Shale Gas Giant EQT, Run By Rice Brothers, Cuts Reserves 20% Amid Glut

America’s shale frackers are producing a record amount of natural gas—more than 100 billion cubic feet per day. Gas is so plentiful that in the oilfields of west Texas producers will pay pipeline companies to take it off their hands, while on average the market price of gas has sunk to $2.25 per million British thermal units. 

This makes for a nerve-wracking time for Toby Rice, the 37-year-old CEO of EQT Corp., the nation’s biggest gas producer. Shares in Pittsburgh-based EQT fell 5% Monday after Moody’s downgraded $5 billion of EQT debt to junk status and the company announced a $1.8 billion charge and 20% reduction in its reserve valuations. Shares recovered 4% on Tuesday.

Rice assumed the helm of EQT (formerly known as Equitable) last July after he and his brothers teamed up with activist hedge funds D.E. Shaw and Elliott Management to fight a proxy battle against EQT’s former management, culminating in the ouster of CEO Bob McNally. 

Who are these Rice brothers? Sons of Daniel Rice III, a fund manager at BlackRock, who in 2007 cofounded Rice Energy with personal money to acquire acreage in the Marcellus region of Pennsylvania. Rice entrusted it his sons Toby, Derek, Daniel IV and Ryan to run, and in 2017 they sold Rice to EQT for nearly $8 billion in cash and stock.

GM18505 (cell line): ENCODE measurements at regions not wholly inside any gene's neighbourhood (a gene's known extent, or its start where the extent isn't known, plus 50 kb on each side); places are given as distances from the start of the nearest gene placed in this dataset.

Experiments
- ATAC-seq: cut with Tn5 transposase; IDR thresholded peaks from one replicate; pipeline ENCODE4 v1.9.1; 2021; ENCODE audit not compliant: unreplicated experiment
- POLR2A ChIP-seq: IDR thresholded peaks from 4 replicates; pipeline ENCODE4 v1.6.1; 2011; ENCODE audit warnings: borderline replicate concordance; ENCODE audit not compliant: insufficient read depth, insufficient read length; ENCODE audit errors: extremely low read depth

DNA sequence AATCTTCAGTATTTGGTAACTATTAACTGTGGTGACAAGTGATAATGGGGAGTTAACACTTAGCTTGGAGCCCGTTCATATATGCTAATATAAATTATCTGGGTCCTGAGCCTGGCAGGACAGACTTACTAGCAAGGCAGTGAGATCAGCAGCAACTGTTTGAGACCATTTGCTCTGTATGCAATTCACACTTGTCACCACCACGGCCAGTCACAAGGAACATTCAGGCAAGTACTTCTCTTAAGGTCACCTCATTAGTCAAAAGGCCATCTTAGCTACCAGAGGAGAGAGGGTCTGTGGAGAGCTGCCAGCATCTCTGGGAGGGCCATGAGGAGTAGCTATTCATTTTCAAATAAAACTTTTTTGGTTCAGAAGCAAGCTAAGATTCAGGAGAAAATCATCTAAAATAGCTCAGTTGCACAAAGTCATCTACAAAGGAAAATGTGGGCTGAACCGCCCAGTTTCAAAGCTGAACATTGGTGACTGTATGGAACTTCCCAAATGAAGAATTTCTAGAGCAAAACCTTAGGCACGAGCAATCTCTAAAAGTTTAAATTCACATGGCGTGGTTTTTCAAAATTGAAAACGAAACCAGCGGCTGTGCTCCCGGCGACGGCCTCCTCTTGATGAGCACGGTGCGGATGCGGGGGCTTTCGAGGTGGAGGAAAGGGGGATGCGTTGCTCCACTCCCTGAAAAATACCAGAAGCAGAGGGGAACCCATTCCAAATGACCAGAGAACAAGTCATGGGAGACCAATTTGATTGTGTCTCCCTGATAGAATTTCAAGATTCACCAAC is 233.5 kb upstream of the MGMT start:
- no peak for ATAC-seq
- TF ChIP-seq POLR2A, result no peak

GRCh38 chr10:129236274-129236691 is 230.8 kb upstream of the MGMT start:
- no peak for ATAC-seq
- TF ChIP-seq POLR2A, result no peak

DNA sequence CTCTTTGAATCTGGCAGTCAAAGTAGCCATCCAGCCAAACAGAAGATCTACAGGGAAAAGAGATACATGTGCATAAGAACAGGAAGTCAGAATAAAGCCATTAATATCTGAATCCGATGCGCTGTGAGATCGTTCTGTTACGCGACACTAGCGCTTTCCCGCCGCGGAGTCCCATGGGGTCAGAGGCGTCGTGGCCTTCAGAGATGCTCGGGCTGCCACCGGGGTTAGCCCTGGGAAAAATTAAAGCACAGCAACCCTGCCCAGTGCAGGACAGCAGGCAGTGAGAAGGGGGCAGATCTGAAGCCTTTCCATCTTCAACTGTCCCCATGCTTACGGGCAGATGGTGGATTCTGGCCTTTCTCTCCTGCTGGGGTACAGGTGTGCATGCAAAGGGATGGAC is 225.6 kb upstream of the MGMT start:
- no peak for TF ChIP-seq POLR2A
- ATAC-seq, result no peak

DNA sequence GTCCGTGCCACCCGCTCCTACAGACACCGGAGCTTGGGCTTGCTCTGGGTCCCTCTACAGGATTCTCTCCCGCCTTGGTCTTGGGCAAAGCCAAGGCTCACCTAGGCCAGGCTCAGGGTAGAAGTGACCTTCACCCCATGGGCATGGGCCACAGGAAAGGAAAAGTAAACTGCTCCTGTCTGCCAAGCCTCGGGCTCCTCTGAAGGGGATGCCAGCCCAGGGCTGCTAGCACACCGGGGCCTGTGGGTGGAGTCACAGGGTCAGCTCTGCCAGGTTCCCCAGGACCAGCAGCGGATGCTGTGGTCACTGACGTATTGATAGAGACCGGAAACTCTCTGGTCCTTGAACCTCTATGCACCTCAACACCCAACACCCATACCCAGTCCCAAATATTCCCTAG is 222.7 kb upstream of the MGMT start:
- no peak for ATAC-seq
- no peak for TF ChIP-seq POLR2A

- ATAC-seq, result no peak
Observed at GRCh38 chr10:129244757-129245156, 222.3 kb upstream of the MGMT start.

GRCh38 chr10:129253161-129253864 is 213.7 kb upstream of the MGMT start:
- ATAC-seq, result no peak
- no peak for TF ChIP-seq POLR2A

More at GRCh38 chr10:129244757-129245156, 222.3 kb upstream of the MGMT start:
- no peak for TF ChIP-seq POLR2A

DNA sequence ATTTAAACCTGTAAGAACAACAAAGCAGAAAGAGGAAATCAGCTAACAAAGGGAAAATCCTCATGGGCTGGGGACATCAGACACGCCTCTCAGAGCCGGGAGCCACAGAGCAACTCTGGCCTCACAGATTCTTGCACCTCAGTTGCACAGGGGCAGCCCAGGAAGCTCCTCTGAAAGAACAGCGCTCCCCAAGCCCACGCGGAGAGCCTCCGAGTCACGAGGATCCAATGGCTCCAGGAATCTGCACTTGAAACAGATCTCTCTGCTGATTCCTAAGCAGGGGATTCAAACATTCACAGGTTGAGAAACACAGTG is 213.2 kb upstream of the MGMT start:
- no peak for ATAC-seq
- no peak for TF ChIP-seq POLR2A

When they sold, EQT’s share price was about $30. By the time Toby Rice wrested control it had fallen to $16. Rice introduced a 100-day plan to transform EQT by getting smarter about where and how to drill. So far he’s cut capital spending by a third and laid off a quarter of employees. Still on tap is the sale of noncore EQT assets like a $1 billion stake in spun-off pipeline division Equitrans, which will help refinance $1.75 billion in bonds coming due by the end of 2021. Shares have slumped further to $8.70. 

In its update Monday, EQT said that due to low gas prices it would take a $1.8 billion noncash charge and reduce its proven reserves by 20%—the reason for the charge has to do with SEC reporting requirements that require companies to weigh their future opportunities against current commodity prices. The lower gas prices get, more marginal wells become not worth drilling and have to be removed from plans disclosed to shareholders. The company warned yesterday that getting a junk bond rating could require EQT to post $1.6 billion in letters of credit to trading counterparties, a further challenge to the balance sheet. To help keep it all straight, Rice hired a new CFO, David Khani, from Consol Energy a few weeks ago. He’s also holding on to the services of interim CFO Kyle Derham, announcing a 2-year consulting year at $720,000 a year. 

The shale-ennial Rice bros have reason to be patient. EQT sits on 17.5 trillion cubic feet of Marcellus gas, enough for more than a decade of continued production even at current low prices. All that gas is why EQT’s “idiosyncratic self-help story” (as one analyst has called it) will be one to watch in the decade ahead. 

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